We found that the most effective Cultural Analytics projects effectively utilized layouts, color schemes, graphs/other visuals to convey the information in question and capture the user’s attention while remaining relatively simple otherwise (lots of white space and simple text). The most successful projects all had an interactive component that was essential to the overall purpose of the project; a balance between media forms like text, images, videos, and graphics.
A good visualization clearly articulates the data without distracting from it; successful visualizations are easy to manipulate from the user’s standpoint (or allow no manipulation at all, preventing the user from distracting themselves within using the visualization) and leave little room for misinterpretation, organized in ways that facilitates reading them (using physical layout and colors)
The authors of these projects stress user interest in the subject through visual components that grab the reader’s attention; users feel more involved when able to make their own contributions and provide personal insight and opinions on the subject. Every component of these projects has a clear connection to the broader arguments that the author is making (either in criticism or support). The diversity of team members broadens the scope of these projects without taking away from their specific focus.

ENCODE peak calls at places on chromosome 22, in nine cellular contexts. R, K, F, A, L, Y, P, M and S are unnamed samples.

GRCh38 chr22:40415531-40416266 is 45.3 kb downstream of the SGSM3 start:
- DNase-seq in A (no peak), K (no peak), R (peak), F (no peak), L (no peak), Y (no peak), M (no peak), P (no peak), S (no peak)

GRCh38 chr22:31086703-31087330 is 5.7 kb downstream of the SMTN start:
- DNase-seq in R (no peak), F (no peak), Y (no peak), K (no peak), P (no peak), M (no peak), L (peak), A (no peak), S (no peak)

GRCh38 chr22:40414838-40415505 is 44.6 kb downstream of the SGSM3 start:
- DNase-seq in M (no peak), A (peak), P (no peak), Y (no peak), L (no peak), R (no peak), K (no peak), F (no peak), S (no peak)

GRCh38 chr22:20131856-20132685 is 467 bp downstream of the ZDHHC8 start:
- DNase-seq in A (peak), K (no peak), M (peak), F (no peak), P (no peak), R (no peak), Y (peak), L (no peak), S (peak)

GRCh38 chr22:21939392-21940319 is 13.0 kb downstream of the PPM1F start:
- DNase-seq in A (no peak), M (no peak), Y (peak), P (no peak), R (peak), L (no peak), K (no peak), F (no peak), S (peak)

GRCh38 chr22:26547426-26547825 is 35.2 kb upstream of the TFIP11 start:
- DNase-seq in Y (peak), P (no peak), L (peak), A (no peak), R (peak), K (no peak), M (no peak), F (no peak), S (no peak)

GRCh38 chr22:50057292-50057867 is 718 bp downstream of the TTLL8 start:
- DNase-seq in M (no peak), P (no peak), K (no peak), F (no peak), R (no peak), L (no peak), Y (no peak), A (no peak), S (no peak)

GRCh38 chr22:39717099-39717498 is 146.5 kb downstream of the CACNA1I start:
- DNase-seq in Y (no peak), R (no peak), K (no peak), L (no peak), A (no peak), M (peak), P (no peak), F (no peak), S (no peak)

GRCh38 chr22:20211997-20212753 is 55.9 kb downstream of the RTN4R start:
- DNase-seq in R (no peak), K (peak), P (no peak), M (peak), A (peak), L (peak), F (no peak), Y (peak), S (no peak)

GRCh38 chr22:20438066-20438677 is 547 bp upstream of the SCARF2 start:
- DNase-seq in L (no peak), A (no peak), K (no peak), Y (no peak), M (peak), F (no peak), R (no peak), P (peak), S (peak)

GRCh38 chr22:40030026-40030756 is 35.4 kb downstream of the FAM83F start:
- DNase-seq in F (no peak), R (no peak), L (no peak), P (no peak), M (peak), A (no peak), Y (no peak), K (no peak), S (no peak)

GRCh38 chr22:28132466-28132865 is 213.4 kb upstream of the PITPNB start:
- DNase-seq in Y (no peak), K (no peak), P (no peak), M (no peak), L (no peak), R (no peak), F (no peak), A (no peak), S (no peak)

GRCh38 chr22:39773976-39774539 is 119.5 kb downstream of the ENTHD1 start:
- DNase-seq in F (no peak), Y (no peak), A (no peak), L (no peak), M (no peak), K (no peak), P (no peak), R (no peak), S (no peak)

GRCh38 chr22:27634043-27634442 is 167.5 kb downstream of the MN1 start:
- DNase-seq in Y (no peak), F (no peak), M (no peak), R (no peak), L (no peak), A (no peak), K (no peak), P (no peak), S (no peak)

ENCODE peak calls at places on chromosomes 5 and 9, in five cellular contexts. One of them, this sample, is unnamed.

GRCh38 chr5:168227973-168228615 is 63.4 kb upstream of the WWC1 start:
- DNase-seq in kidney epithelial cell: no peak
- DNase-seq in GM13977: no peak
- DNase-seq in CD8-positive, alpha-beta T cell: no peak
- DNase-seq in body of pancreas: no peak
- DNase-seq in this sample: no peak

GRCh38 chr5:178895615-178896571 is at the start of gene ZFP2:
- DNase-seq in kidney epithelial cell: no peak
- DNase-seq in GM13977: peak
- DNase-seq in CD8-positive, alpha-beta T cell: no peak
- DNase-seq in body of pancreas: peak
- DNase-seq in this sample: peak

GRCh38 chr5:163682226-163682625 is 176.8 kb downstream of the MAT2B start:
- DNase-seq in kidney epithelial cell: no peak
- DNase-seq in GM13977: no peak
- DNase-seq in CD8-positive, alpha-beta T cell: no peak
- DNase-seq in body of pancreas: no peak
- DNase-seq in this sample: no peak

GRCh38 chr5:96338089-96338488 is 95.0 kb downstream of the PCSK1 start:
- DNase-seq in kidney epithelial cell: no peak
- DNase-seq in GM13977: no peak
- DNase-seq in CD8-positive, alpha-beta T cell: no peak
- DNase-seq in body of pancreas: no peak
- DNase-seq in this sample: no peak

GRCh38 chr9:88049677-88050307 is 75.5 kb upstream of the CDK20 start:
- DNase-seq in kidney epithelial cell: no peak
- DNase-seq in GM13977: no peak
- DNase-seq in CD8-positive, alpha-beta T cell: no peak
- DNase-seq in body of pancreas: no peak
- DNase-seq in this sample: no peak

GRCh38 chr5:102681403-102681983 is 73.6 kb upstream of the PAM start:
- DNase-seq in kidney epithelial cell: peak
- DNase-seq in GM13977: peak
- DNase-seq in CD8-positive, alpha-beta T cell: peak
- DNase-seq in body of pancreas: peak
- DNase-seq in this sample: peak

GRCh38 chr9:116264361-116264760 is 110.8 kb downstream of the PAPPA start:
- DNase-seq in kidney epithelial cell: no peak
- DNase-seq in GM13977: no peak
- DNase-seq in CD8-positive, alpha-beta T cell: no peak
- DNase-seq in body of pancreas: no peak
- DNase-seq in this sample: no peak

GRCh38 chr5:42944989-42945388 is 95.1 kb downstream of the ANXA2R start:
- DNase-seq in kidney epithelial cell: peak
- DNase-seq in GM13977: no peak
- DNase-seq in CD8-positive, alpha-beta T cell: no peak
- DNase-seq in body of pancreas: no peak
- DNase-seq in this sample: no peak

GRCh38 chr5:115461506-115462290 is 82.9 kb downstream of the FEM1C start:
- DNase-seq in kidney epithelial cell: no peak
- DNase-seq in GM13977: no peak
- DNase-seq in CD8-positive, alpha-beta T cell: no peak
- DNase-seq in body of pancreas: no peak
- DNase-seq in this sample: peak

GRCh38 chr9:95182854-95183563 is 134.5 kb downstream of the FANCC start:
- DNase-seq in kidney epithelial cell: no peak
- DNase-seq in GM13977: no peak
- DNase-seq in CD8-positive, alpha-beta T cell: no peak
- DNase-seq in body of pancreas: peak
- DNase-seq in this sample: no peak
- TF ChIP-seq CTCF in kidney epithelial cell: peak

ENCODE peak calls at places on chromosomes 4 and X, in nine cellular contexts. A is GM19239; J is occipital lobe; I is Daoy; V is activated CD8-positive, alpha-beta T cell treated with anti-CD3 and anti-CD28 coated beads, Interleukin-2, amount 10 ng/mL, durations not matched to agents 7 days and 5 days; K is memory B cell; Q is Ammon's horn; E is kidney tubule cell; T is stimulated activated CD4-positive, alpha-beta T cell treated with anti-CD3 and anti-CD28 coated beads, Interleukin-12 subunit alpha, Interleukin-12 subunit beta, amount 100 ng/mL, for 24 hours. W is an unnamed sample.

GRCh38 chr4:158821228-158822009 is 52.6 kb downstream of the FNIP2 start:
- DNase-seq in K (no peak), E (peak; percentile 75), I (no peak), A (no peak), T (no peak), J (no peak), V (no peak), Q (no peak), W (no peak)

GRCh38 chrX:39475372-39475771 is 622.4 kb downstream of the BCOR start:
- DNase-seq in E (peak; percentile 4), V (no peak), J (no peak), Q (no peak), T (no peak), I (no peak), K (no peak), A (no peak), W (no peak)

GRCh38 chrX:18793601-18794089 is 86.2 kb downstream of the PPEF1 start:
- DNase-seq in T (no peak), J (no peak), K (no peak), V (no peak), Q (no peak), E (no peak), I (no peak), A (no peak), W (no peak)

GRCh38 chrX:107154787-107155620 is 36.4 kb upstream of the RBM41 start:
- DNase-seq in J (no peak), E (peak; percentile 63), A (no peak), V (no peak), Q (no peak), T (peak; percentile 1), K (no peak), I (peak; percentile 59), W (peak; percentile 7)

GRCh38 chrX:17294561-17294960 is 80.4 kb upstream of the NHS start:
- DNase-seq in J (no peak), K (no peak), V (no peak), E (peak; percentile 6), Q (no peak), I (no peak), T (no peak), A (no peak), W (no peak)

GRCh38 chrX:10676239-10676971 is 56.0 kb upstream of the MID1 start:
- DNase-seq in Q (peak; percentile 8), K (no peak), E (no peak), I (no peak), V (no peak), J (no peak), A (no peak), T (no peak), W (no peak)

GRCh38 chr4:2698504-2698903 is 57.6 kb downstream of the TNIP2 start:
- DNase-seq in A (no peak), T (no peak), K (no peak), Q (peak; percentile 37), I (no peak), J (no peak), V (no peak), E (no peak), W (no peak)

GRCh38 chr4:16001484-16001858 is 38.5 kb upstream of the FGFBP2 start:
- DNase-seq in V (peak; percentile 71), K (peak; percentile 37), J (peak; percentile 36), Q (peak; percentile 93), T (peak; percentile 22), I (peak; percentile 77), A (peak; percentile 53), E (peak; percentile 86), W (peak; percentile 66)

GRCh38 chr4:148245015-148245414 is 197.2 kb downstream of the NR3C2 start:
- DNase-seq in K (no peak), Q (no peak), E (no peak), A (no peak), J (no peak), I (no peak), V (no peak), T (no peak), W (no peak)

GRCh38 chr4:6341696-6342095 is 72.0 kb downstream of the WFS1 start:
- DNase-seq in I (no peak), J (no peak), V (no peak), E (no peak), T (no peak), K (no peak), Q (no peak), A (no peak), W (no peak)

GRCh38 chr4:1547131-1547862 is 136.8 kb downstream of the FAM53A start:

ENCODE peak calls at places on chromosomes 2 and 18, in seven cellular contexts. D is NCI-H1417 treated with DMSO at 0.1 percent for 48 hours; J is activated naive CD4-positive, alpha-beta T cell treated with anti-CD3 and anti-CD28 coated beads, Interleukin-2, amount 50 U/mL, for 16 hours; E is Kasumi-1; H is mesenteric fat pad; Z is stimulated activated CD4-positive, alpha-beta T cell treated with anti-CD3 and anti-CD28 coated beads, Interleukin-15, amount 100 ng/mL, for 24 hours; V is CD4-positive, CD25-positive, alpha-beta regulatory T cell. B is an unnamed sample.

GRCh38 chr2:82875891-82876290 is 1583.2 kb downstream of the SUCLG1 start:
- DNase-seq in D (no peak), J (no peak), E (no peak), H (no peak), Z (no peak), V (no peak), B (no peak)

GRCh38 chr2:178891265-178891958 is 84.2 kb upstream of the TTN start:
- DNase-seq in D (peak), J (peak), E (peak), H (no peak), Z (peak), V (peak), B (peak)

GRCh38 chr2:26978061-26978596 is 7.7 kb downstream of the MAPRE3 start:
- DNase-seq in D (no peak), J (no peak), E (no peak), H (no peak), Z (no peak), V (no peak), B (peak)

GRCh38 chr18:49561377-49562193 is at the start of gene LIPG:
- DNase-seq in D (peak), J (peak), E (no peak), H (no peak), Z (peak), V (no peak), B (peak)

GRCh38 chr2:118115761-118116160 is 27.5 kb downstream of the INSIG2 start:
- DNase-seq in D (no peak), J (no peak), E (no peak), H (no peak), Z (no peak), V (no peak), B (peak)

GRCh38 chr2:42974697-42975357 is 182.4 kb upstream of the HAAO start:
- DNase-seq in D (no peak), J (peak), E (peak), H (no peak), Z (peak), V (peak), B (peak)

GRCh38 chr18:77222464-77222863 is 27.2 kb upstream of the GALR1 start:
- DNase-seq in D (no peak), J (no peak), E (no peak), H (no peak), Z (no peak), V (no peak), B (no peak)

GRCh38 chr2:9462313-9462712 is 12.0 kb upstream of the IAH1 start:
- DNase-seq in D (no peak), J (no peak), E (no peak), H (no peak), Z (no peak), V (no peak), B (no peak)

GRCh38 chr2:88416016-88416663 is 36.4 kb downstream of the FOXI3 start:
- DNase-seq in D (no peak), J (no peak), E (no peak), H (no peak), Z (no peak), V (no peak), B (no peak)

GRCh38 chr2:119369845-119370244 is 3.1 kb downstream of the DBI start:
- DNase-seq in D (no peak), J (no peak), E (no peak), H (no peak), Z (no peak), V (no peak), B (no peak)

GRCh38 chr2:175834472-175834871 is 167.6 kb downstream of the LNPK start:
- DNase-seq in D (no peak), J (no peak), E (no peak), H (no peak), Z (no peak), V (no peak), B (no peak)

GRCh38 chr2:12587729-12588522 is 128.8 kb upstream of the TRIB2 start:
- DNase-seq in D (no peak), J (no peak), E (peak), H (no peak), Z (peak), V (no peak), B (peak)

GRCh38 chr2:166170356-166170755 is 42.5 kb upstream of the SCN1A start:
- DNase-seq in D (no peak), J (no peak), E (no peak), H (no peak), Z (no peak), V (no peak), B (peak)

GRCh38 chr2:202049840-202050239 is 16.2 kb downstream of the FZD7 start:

What is clear to us at this point, is that DH projects require a large amount of manpower as well as resources to get off the ground; there are a myriad number of roles specific to each project that are critical to its success, including web/graphic designers, researchers, programmers, associates/partners and one or two leaders.
We’ve found that the overall objective/purpose of these projects is to raise awareness and generate conversation on topics tha would otherwise not have a platform to be fleshed out, and that thrive specifically within the digital humanities platform, thanks to the integration of hard facts, multimedia and human collaboration.